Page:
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The latest Democracy Perception Index reveals shifts in global perceptions

May 21, 2024 at 4:30 pm

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The Democracy Perception Index (DPI) issued its 2024 report on 8 May, revealing important and interesting shifts in global perceptions about democracy, geopolitics and international relations. The conclusions in the report were based on the views of over 62,000 respondents from 53 countries, representing roughly 75 per cent of the world’s total population.

The survey was conducted between 20 February and 15 April this year, when the world was largely transfixed by the Israeli war against the Palestinians in the Gaza Strip.

It is important to note that the DPI, although informative, is itself conceived in a biased context as it is the product of a global survey conducted by western-based companies and organisations.

The DPI results were published ahead of a scheduled 2024 Copenhagen Democracy Summit, whose speakers included Hillary Clinton, US Republican Senate leader Mitch McConnell and President of the European Council Charles Michel. The first speaker listed on the conference website is Anders Fogh Rasmussen, the Founder and Chairman of the Alliance of Democracies Foundation, which commissioned the DPI.

All of this is reflected in the kind of questions which are being asked in the survey, placing greater emphasis on whether, for example, ties should be cut with Russia over Ukraine, and China over a war that is yet to take place in Taiwan. Such major shortcomings notwithstanding, the outcome of the research remains interesting and worthy of reflection.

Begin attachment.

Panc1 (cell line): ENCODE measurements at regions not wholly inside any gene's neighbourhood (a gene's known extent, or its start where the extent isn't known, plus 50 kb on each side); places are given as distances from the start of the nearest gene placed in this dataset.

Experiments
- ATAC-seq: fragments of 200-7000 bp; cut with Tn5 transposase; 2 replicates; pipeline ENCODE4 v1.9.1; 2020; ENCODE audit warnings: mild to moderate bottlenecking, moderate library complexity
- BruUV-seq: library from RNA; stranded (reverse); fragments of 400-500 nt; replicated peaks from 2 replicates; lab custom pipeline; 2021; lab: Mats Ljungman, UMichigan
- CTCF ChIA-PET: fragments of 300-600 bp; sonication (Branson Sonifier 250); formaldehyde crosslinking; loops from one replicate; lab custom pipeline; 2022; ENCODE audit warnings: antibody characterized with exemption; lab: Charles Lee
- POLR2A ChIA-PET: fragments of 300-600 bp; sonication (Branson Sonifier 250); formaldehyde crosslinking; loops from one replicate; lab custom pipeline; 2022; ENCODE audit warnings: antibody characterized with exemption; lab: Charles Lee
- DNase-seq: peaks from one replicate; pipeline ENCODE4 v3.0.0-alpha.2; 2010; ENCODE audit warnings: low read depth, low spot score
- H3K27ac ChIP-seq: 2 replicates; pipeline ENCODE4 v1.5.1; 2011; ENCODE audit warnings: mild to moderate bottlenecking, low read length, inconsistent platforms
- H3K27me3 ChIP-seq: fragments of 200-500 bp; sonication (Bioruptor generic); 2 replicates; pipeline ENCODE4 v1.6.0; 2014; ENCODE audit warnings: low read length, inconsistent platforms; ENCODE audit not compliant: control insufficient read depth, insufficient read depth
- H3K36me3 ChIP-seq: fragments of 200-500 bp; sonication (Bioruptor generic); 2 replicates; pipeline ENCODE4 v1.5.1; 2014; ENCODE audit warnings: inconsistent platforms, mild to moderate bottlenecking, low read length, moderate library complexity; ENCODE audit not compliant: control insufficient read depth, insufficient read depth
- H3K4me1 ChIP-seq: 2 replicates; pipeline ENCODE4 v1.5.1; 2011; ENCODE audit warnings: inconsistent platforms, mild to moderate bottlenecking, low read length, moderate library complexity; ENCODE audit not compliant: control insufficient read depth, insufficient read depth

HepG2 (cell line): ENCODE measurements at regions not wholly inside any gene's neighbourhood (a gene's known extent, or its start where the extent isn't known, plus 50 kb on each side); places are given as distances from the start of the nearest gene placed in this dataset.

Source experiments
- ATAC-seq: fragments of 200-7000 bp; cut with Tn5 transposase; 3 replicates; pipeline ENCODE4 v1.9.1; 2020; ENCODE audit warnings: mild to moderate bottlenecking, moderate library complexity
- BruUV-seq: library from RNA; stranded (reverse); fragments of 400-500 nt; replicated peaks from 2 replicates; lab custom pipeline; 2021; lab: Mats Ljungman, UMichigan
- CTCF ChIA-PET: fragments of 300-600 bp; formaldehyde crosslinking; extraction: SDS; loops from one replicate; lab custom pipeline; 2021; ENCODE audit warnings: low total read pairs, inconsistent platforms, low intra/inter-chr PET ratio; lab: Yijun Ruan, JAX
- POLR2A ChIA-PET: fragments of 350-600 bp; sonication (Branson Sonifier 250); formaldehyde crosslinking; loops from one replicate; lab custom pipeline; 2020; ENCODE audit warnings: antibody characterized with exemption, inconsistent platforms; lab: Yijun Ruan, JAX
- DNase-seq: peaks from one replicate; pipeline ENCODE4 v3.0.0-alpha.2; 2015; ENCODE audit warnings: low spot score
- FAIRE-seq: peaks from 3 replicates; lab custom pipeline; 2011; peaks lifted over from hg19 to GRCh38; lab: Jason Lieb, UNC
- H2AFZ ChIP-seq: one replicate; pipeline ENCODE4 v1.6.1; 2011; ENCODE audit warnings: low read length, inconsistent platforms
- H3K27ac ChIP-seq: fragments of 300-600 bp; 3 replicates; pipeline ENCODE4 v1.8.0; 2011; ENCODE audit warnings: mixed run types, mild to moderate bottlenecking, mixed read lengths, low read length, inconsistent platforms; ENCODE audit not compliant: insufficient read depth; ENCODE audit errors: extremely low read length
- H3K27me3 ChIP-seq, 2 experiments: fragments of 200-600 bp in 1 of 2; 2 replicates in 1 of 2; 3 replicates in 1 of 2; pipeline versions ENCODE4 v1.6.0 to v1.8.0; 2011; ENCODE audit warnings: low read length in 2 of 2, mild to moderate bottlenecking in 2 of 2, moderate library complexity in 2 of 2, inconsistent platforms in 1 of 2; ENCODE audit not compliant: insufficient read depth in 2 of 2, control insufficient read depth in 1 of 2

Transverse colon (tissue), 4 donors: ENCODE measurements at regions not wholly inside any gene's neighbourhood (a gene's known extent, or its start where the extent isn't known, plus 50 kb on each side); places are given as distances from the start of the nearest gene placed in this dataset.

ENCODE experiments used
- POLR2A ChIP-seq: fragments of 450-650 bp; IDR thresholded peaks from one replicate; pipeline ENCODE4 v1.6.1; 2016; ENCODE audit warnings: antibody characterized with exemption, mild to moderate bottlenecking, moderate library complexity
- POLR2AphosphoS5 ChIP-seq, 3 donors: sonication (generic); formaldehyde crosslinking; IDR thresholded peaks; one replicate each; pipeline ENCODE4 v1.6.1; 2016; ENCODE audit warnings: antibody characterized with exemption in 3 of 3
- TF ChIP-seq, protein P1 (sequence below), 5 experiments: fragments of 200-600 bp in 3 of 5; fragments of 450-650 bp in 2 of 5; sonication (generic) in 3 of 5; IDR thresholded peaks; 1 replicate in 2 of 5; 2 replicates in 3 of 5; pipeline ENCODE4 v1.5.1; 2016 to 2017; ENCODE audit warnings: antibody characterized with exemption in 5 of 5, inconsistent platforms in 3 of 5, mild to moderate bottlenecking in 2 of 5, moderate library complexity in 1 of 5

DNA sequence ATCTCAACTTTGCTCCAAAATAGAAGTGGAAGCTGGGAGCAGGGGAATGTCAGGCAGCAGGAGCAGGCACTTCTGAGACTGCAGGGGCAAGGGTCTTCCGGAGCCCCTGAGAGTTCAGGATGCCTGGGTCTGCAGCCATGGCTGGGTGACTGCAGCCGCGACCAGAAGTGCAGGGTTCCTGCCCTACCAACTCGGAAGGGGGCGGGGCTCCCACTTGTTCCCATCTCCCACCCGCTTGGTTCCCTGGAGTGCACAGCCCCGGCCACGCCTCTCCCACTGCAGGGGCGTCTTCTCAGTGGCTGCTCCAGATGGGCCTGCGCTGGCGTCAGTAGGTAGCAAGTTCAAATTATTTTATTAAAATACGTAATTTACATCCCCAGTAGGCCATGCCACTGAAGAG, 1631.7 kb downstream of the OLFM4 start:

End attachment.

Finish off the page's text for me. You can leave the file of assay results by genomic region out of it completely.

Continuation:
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There are some major takeaways from the report. For a start, there is growing dissatisfaction with the state of democracy, and such discontent is not limited to people living in countries perceived as non-democratic; it also includes people in the US and Europe.

What’s more, democracy, in the collective awareness of ordinary people, is not a political term often infused as part of official propaganda. When seen from the viewpoint of the people, democracy is a practical notion, whose absence leads to dire implications. For example, 68 per cent of people worldwide believe that economic inequality at home is the greatest threat to democracy.

On the question of “threats to democracy”, there is growing mistrust of Global Corporations (60 per cent), Big Tech (49 per cent) and their resulting Economic Inequality (68 per cent), and Corruption (67 per cent). This leads to the unmistakable conclusion that western globalisation has failed to create the proper environment for social equality, empower civil society or build democratic institutions. The opposite, based on people’s own perceptions, seems to be true.